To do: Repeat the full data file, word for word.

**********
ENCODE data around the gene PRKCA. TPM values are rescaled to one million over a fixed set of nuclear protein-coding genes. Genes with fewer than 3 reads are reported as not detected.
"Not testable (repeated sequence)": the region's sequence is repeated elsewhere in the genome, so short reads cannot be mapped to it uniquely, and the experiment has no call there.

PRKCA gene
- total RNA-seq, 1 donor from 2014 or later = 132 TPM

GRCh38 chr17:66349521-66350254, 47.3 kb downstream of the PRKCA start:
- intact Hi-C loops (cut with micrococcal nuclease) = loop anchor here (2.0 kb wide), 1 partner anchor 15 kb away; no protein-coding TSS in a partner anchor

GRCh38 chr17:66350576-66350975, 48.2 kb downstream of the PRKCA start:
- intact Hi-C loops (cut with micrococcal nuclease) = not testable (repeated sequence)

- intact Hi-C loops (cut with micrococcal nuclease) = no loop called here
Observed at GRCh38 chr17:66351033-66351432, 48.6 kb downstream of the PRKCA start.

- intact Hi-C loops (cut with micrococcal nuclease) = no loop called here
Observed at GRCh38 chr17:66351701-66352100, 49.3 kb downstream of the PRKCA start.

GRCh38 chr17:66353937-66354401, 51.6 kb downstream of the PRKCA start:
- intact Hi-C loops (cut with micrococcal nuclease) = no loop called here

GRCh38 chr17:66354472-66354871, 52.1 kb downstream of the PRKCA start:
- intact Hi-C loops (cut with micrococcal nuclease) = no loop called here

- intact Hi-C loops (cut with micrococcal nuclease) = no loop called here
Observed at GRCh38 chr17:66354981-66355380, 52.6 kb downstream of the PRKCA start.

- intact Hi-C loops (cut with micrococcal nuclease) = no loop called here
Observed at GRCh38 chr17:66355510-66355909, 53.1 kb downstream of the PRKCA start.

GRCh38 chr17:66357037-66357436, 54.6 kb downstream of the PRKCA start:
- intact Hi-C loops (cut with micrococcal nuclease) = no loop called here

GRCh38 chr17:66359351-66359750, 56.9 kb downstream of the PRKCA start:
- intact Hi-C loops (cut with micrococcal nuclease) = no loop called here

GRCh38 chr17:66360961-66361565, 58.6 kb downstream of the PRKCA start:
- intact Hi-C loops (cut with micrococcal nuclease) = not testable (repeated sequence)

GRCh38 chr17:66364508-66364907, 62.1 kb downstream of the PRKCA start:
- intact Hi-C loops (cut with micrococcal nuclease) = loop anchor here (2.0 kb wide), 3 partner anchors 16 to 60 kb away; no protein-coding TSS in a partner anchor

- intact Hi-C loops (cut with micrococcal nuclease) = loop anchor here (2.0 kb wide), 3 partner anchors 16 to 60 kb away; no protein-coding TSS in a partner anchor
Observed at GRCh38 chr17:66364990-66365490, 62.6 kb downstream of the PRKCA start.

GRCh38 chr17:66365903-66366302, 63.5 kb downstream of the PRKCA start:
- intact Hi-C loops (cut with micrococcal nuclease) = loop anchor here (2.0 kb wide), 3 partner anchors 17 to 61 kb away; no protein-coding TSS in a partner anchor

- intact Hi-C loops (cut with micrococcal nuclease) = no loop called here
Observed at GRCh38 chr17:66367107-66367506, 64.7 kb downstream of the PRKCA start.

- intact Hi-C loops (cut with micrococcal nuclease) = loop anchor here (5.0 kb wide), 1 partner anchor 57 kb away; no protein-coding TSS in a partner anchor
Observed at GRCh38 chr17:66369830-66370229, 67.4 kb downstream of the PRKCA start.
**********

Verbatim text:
ENCODE data around the gene PRKCA. TPM values are rescaled to one million over a fixed set of nuclear protein-coding genes. Genes with fewer than 3 reads are reported as not detected.
"Not testable (repeated sequence)": the region's sequence is repeated elsewhere in the genome, so short reads cannot be mapped to it uniquely, and the experiment has no call there.

PRKCA gene
- total RNA-seq, 1 donor from 2014 or later = 132 TPM

GRCh38 chr17:66349521-66350254, 47.3 kb downstream of the PRKCA start:
- intact Hi-C loops (cut with micrococcal nuclease) = loop anchor here (2.0 kb wide), 1 partner anchor 15 kb away; no protein-coding TSS in a partner anchor

GRCh38 chr17:66350576-66350975, 48.2 kb downstream of the PRKCA start:
- intact Hi-C loops (cut with micrococcal nuclease) = not testable (repeated sequence)

- intact Hi-C loops (cut with micrococcal nuclease) = no loop called here
Observed at GRCh38 chr17:66351033-66351432, 48.6 kb downstream of the PRKCA start.

- intact Hi-C loops (cut with micrococcal nuclease) = no loop called here
Observed at GRCh38 chr17:66351701-66352100, 49.3 kb downstream of the PRKCA start.

GRCh38 chr17:66353937-66354401, 51.6 kb downstream of the PRKCA start:
- intact Hi-C loops (cut with micrococcal nuclease) = no loop called here

GRCh38 chr17:66354472-66354871, 52.1 kb downstream of the PRKCA start:
- intact Hi-C loops (cut with micrococcal nuclease) = no loop called here

- intact Hi-C loops (cut with micrococcal nuclease) = no loop called here
Observed at GRCh38 chr17:66354981-66355380, 52.6 kb downstream of the PRKCA start.

- intact Hi-C loops (cut with micrococcal nuclease) = no loop called here
Observed at GRCh38 chr17:66355510-66355909, 53.1 kb downstream of the PRKCA start.

GRCh38 chr17:66357037-66357436, 54.6 kb downstream of the PRKCA start:
- intact Hi-C loops (cut with micrococcal nuclease) = no loop called here

GRCh38 chr17:66359351-66359750, 56.9 kb downstream of the PRKCA start:
- intact Hi-C loops (cut with micrococcal nuclease) = no loop called here

GRCh38 chr17:66360961-66361565, 58.6 kb downstream of the PRKCA start:
- intact Hi-C loops (cut with micrococcal nuclease) = not testable (repeated sequence)

GRCh38 chr17:66364508-66364907, 62.1 kb downstream of the PRKCA start:
- intact Hi-C loops (cut with micrococcal nuclease) = loop anchor here (2.0 kb wide), 3 partner anchors 16 to 60 kb away; no protein-coding TSS in a partner anchor

- intact Hi-C loops (cut with micrococcal nuclease) = loop anchor here (2.0 kb wide), 3 partner anchors 16 to 60 kb away; no protein-coding TSS in a partner anchor
Observed at GRCh38 chr17:66364990-66365490, 62.6 kb downstream of the PRKCA start.

GRCh38 chr17:66365903-66366302, 63.5 kb downstream of the PRKCA start:
- intact Hi-C loops (cut with micrococcal nuclease) = loop anchor here (2.0 kb wide), 3 partner anchors 17 to 61 kb away; no protein-coding TSS in a partner anchor

- intact Hi-C loops (cut with micrococcal nuclease) = no loop called here
Observed at GRCh38 chr17:66367107-66367506, 64.7 kb downstream of the PRKCA start.

- intact Hi-C loops (cut with micrococcal nuclease) = loop anchor here (5.0 kb wide), 1 partner anchor 57 kb away; no protein-coding TSS in a partner anchor
Observed at GRCh38 chr17:66369830-66370229, 67.4 kb downstream of the PRKCA start.